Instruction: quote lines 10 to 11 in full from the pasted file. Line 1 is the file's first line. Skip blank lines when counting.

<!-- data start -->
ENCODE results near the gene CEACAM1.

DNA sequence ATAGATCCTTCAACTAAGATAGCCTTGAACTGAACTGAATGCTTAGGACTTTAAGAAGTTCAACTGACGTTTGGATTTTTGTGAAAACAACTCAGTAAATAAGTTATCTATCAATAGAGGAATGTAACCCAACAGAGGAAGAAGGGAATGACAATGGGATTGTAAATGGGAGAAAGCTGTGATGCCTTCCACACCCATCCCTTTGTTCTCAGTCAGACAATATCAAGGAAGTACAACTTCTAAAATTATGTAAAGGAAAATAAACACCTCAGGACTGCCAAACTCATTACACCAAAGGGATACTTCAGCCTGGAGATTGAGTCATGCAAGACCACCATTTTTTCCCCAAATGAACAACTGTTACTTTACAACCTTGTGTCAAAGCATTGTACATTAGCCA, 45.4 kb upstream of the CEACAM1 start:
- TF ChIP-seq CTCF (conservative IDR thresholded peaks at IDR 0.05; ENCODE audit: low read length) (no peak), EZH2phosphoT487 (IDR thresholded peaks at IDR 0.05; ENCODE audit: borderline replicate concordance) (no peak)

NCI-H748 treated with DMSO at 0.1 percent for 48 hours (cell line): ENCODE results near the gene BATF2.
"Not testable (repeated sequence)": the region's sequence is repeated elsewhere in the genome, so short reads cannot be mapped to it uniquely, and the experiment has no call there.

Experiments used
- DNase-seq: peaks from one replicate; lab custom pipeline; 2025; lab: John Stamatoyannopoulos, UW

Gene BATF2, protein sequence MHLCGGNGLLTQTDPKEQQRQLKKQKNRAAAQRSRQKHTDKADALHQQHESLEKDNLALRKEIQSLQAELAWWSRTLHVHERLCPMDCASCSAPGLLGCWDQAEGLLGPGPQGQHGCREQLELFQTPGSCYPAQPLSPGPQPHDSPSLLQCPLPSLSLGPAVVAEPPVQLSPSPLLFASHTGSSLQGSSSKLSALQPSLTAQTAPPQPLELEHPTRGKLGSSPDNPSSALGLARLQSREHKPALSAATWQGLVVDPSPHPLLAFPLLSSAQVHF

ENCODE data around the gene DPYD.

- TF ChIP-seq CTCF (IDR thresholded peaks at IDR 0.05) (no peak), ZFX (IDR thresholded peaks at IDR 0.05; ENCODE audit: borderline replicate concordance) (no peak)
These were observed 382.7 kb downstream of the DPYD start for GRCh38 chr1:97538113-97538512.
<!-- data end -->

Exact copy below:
- TF ChIP-seq CTCF (IDR thresholded peaks at IDR 0.05) (no peak), ZFX (IDR thresholded peaks at IDR 0.05; ENCODE audit: borderline replicate concordance) (no peak)
These were observed 382.7 kb downstream of the DPYD start for GRCh38 chr1:97538113-97538512.